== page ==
OJOG  Vol.9 No.11 , November 2019
Fetoscopy Role in Fetal Surgery and Fetal Medicine
Abstract: Aim: We attempted to illustrate our experience of fetoscopic therapy in a tertial institute, whereby to highlight the present Egyptian situation regarding this issue. We described fetoscopic therapy undergone at Al-Hussein Hospital, Al-Azhar University, Cairo, Egypt, from Dec-2012 to Sep-2019. Presentation of cases: Sixteen women with 17 fetuses were included in the analysis of this study with a mean age of 25.31 ± 6.15 years; four with positive marriage to a near relevant, and eight were primigravida. The fetus of twelve women had lower urinary tract obstruction (LUTO), two fetal anemia, one hydrothorax, and one twin-to-twin transfusion syndrome (TTTS). The mean time for fetoscopy was gestational week 24.13 ± 3.77. We did therapeutic drainage to amniotic fluid in hydrothorax and LUTO, therapeutic septostomy to the TTTS case, and blood transfusion in cases of fetal anemia. During the operation, the procedure succeeded in 14 out of 16 women. Overall, nine of the 16 women experienced some complications; five with rupture of membranes, four with preterm labor, and three with intrauterine fetal death (IUFD). Conclusion: Fetoscopy can manage LUTO and well-selected cases of TTTS, hydrothorax, and fetal anemia. The procedure is promising. Fetoscopic therapy has just begun in Egypt, and this report may contribute to the future advance of fetoscopic therapy in Egypt.

1. Introduction

Due to the advances in prenatal diagnostic procedures, the examination of congenital fetal anomalies becomes feasible, with some of them are amenable for management thanks to the development of fetoscopy and fetoscopic surgeries with all its emerging instrumentation armamentarium [1] [2].

During the first two decades of the new millennium, in-utero management of these anomalies became feasible due to the evolution of fetoscopy and the extended role of fetoscopic surgeries. Also, the progress of fetoscopic surgeries became prominent in the treatment of some fetal anomalies like lower urinary tract obstruction (LUTO), hydrothorax, and fetal anemia [3] - [11].

In our region, the Middle East, we lack such technology and expertise, with a few studies about fetoscopy. Since establishing the first program for fetoscopy for fetal blood sampling in 1981, another study in 2015 was conducted to evaluate the laser coagulation for severe TTTS in one center in UAE. Then, a third study, which considered the first trial to evaluate the role of fetoscopy in different types of congenital anomalies, was conducted in a private center in Cairo, Egypt, upon twenty patients with 22 fetuses [12] [13] [14]. Added to the previous data, in our country Egypt, congenital anomalies are highly prevalent [15] [16]. Thus, the rationale intended for this research was to evaluate the fetoscopy role in the management of certain congenital anomalies as the first trial in one of the Egyptian universities at Al-Hussein Hospital, Al-Azhar University in Cairo. Therefore, this case-series study aimed to evaluate, discuss, and illustrate the role of fetoscopy in our governmental setting.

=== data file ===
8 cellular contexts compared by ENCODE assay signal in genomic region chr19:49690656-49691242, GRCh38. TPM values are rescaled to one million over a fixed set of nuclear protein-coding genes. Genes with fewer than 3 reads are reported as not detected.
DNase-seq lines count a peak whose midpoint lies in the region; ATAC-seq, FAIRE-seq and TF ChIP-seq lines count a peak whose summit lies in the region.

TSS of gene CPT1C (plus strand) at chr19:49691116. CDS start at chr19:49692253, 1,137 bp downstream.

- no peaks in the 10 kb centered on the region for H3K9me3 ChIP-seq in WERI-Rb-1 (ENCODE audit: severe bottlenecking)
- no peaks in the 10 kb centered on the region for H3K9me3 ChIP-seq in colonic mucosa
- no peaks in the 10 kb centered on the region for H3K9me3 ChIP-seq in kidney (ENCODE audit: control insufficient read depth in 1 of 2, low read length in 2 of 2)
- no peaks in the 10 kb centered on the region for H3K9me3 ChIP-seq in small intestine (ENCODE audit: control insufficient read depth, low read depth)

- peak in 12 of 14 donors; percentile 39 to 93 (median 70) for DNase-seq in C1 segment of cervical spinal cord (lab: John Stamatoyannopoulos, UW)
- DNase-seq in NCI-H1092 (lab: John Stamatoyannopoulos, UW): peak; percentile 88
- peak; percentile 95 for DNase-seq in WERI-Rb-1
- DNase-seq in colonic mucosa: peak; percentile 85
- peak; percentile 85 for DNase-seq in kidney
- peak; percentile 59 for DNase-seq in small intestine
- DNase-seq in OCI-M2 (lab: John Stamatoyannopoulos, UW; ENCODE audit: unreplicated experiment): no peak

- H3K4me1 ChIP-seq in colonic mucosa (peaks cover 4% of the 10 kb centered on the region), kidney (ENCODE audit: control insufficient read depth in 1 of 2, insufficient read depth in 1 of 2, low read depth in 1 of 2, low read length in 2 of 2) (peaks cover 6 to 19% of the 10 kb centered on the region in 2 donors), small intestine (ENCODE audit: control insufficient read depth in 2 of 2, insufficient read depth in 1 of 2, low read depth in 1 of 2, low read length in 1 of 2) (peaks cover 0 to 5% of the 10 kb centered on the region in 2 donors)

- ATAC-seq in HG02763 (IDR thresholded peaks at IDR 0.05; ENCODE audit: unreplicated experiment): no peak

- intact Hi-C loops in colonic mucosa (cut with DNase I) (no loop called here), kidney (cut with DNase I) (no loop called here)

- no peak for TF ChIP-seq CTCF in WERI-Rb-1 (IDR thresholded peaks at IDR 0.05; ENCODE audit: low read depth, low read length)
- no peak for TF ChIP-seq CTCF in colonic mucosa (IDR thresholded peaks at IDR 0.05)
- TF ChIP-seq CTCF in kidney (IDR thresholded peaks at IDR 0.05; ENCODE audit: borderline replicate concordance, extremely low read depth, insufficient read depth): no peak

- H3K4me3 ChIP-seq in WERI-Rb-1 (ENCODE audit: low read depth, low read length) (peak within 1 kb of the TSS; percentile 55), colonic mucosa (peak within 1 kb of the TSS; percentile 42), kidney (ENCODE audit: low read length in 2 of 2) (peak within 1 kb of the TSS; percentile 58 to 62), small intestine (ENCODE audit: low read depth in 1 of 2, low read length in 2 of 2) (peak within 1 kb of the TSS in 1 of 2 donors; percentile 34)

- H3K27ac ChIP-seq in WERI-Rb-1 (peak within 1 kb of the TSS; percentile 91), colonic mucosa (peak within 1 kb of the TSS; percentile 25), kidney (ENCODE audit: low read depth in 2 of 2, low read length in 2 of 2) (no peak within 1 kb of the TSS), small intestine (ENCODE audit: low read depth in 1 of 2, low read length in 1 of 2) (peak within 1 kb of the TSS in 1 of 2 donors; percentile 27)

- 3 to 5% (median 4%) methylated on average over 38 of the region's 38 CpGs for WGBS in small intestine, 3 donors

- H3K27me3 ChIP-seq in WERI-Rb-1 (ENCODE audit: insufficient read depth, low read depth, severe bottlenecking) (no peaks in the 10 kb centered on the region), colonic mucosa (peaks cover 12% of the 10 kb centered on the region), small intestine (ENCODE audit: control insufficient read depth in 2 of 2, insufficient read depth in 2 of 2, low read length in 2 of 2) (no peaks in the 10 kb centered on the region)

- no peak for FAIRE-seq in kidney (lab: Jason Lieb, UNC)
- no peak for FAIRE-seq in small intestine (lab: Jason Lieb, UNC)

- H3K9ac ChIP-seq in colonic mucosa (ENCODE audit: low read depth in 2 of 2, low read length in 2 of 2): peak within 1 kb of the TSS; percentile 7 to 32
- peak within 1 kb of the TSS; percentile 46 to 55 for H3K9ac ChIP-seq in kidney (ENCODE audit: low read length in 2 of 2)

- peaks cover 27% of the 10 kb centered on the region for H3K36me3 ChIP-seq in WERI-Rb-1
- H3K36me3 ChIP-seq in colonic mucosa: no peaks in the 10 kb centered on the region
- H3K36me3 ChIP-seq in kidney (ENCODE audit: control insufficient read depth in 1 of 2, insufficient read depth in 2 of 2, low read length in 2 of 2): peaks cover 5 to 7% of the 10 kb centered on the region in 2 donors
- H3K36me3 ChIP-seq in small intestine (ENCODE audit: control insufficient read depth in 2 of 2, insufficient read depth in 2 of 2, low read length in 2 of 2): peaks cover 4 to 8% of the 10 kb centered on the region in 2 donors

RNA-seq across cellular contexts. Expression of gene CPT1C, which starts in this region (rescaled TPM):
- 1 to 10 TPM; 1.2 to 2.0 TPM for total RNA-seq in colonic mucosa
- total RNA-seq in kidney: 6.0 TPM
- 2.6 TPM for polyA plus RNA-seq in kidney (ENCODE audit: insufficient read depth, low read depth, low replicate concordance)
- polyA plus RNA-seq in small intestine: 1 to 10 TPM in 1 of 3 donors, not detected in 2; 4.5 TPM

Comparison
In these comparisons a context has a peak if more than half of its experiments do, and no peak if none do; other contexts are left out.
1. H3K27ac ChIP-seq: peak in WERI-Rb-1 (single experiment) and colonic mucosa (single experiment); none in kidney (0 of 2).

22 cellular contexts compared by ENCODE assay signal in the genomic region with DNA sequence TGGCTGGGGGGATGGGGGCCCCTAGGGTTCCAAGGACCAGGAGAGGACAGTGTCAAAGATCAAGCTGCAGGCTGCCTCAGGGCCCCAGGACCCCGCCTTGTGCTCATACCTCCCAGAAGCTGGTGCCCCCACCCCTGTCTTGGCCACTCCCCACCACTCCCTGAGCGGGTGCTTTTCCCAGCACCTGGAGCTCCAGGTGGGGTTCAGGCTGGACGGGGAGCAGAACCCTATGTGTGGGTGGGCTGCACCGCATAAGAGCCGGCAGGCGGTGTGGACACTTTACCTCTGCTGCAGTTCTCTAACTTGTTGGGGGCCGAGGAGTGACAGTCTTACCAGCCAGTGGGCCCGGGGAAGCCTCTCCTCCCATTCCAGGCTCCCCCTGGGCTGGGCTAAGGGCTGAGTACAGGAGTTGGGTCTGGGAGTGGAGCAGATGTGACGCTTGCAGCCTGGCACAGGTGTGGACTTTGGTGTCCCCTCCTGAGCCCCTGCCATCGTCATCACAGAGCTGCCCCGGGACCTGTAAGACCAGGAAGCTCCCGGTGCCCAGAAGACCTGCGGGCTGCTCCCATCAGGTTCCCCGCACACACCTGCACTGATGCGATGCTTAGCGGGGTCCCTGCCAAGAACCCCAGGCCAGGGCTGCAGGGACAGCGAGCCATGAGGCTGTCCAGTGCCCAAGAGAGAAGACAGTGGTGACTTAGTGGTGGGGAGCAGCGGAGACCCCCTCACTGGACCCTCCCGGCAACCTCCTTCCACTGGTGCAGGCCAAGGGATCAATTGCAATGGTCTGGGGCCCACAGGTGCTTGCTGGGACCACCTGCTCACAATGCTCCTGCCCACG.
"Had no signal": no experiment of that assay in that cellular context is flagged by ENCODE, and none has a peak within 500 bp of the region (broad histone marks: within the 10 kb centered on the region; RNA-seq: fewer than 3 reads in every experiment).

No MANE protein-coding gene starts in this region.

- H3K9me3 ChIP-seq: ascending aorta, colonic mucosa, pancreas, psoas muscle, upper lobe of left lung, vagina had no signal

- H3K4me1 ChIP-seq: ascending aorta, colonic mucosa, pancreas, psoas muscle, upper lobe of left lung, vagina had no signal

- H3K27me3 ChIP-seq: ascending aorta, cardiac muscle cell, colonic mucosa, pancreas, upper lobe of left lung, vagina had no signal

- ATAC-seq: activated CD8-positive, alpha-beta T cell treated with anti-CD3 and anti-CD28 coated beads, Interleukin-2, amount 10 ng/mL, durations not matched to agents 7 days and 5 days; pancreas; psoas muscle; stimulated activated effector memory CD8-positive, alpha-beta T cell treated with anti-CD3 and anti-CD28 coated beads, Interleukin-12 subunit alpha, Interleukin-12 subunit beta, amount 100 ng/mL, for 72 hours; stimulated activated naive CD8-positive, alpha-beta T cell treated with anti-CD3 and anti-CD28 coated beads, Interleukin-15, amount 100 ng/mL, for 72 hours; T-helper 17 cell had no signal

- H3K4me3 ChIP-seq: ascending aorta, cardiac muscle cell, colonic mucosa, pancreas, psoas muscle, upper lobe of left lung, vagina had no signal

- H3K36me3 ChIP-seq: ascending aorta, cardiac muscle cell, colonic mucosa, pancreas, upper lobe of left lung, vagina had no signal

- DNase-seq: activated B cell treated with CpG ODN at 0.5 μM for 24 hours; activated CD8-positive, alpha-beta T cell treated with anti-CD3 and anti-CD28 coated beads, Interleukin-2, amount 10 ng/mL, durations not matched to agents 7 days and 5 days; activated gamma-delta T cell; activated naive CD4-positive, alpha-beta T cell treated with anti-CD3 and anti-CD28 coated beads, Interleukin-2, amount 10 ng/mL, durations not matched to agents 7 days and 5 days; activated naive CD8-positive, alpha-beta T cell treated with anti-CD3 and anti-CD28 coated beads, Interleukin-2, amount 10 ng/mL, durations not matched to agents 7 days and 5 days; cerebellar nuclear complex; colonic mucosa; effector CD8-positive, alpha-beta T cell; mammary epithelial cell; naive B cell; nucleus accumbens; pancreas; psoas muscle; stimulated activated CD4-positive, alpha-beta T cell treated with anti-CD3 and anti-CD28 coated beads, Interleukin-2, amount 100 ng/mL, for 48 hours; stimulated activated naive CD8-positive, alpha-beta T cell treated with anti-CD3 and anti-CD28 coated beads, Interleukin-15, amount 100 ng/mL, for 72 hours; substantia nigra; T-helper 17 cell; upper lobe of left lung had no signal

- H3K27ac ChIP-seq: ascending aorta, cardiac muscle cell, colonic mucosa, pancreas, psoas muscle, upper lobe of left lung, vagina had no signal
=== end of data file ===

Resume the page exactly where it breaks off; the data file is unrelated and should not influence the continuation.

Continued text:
2. Patients and Methods

This case-series study was conducted in the Obstetrics and Gynecology department of Al-Hussein Hospital, Al-Azhar University, Cairo, Egypt, from December 2012 to September 2019. The study conformed to the national laws and regulations of the institution, and an ethical committee approval was obtained from the institution. Sixteen pregnant women from 19 weeks of gestation having congenital fetal malformations and willing to undertake fetoscopy, were enrolled. Exclusion criteria were: refusal to participate; women with a comorbid medical condition; Rh-negative women, women with any prepartum rupture of membrane or bleeding. Written informed consent was obtained after an explanation of the procedure and approval of the enrolled women. Detailed obstetric history and examination were done. Serum panel, coagulation profile, liver, and kidney function tests were made. Imaging by ultrasound was used to confirm the diagnosis. Thus, evaluation of the position, the lie of the fetus can be made. Besides, investigation of any comorbid conditions, and intrauterine mapping to make a mark for entry, can be achieved.

All patients were sedated using iv midazolam 0.02 mg/kg. After the application of ASA-standard monitors, anesthesia was induced using fentanyl 2 mg/kg, followed by propofol 2 mg/kg, and then atracurium besylate 0.5 mg/kg, and maintained by isoflurane 2%. After recovery, they were transferred to a specialized care unit.

Semi-rigid 0˚ straightforward miniature endoscope, 1 - 3.6 mm in diameter (Karl Storz fetoscopes), is used. In order to facilitate the suction and irrigation procedure, the needle-scope is connected to the 18 gauge trocar via a lateral female Lure-lock adaptor. Fetal monitoring was done during and after the procedure by US & Doppler (Fetal heart rate, umbilical artery Doppler).